Triathletes are considered the elite of the elite, but what most people do not understand is the very real danger they stare down every time the starting gun goes off.
That danger was made painfully clear when a 42-year-old triathlete, Jeffrey Yuen Chi-Yuen, died at a recent event in Malaysia.
Yuen was competing in the Olympic distance of the Port Dickson International Triathlon.
These events typically consist of a 1.5k swim, a 40k bike ride, and a 10k run.
Depending on the location of the event, the swim can be quite treacherous, even at these shorter distances.
Yuen entered the water for the event but was not seen again until his body was recovered the next day.
His wife repeatedly called officials to find out where he was, but his bike remained untouched and nobody was in his hotel room.
The morning after the event, some local fisherman spotted the body about a mile off the coast of Port Dickson.
His body was then transported to a local hospital for the autopsy.
Yuen was actually the second death attributed to the race, with another athlete having drowned on the day of the event.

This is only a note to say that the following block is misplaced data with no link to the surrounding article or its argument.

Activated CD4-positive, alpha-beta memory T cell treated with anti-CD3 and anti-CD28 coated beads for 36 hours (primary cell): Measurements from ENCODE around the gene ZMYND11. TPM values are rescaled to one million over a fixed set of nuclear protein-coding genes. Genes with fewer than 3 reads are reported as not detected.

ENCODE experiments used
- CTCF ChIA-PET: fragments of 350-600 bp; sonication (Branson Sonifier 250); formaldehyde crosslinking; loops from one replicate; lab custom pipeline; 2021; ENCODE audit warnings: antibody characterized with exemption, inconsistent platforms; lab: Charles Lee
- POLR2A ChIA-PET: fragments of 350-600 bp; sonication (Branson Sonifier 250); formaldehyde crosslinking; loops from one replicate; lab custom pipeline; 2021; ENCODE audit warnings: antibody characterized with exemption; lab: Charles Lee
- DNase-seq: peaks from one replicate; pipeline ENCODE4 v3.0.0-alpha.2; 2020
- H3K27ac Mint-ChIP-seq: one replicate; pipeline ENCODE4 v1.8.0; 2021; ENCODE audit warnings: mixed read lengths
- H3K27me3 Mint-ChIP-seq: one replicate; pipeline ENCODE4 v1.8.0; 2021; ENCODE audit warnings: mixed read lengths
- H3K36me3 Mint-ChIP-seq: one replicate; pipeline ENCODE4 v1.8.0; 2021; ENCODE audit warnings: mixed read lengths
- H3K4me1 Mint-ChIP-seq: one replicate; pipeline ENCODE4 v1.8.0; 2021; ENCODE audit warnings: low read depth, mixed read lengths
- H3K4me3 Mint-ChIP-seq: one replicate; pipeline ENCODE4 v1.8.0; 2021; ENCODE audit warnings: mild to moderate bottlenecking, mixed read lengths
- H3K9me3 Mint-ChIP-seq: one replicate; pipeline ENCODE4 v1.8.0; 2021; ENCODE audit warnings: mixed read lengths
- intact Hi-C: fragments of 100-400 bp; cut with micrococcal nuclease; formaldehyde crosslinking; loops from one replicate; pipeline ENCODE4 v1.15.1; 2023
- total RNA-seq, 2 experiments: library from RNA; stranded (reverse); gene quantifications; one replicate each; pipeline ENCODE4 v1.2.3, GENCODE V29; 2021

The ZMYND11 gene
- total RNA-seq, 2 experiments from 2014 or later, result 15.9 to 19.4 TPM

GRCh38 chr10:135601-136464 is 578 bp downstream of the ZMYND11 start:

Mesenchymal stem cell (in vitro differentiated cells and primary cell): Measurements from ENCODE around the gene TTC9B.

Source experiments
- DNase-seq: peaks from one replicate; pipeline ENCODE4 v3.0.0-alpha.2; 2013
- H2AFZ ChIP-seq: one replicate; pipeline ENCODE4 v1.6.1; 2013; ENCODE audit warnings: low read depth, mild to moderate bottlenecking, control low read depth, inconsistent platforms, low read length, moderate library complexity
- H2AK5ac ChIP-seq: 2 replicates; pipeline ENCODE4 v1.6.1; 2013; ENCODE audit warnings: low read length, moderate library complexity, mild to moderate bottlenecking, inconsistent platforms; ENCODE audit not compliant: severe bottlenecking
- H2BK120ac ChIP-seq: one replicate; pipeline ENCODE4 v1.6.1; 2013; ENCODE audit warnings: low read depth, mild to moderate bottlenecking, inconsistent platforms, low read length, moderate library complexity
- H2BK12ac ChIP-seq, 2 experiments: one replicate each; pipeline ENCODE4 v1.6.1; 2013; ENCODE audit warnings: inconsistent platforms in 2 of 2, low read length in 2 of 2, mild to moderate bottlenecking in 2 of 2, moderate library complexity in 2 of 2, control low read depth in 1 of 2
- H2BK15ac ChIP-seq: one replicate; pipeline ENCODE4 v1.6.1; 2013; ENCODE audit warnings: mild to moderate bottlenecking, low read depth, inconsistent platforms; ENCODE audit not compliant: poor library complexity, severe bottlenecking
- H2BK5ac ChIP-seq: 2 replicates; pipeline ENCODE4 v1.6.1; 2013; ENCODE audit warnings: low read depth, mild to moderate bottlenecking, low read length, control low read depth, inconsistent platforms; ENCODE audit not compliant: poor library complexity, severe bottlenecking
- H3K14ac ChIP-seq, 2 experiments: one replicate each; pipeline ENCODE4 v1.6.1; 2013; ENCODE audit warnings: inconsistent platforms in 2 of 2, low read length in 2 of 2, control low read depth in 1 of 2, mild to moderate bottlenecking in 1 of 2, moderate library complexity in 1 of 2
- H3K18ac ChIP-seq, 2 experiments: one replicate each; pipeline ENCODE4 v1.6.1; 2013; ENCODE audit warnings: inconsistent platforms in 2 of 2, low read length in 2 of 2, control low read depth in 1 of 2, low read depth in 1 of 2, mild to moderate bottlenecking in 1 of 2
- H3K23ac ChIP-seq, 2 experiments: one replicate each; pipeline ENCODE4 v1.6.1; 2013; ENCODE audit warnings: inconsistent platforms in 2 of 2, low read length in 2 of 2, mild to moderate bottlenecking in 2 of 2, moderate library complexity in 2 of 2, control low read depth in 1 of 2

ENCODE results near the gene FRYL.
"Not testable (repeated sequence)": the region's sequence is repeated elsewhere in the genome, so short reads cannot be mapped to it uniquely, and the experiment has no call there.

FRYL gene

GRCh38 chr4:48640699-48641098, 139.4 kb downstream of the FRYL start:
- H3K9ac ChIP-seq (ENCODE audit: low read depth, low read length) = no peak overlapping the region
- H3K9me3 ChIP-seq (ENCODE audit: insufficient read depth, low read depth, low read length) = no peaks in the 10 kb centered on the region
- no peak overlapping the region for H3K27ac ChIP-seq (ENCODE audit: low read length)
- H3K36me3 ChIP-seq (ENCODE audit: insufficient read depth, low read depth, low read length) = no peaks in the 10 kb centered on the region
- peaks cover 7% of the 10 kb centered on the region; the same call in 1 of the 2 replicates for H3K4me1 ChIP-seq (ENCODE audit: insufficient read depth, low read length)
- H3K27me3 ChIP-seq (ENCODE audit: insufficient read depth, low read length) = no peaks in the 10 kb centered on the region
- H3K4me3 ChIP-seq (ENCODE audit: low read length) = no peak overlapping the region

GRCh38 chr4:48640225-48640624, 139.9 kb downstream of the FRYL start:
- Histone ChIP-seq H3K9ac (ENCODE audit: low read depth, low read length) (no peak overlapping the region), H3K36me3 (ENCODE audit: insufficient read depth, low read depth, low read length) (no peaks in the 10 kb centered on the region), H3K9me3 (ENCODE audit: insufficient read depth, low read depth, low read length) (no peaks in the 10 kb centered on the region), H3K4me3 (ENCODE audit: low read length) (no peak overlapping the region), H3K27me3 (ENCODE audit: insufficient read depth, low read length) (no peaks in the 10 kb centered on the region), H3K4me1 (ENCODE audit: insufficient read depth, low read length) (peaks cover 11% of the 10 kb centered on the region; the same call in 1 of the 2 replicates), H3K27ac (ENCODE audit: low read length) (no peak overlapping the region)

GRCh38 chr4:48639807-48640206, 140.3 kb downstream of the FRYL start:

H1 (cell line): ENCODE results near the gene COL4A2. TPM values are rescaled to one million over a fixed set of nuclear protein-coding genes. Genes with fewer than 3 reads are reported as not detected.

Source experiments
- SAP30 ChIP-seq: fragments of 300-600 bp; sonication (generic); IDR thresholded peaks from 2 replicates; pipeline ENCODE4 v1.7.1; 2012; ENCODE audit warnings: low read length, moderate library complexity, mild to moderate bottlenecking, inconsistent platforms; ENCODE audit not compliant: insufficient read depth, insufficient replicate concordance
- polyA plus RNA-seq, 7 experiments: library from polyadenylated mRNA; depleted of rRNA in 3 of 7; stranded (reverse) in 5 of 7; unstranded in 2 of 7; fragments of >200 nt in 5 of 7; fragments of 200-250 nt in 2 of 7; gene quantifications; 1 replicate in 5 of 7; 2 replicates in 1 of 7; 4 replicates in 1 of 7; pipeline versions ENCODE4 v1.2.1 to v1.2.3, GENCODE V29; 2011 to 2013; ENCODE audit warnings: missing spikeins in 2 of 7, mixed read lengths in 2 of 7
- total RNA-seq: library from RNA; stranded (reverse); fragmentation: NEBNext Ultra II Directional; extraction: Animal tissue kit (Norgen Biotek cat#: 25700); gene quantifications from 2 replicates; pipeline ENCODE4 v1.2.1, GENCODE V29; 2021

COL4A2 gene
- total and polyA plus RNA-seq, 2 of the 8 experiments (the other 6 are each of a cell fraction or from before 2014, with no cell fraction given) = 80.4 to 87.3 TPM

According to local reports, the seas was particularly rough on the day of the event.
Having participated in these events, safety is of the utmost concern, especially during the swim portion.
Generally, there are lifeguards in the water on boards as well as numerous jet skis and boats on the area.
Even with dozens of guards on duty, though, the waters become very hectic and extremely difficult to monitor, especially with mass start events.
With hundreds of bodies in the water kicking at the same time, in addition to the roughness of the seas, it is very easy for someone to get lost in the action.
In addition to the water itself, swimmers have to be mindful of other swimmers, as it is very easy to get kicked in the head for getting too close to another swimmer.
Yuen is survived by his wife.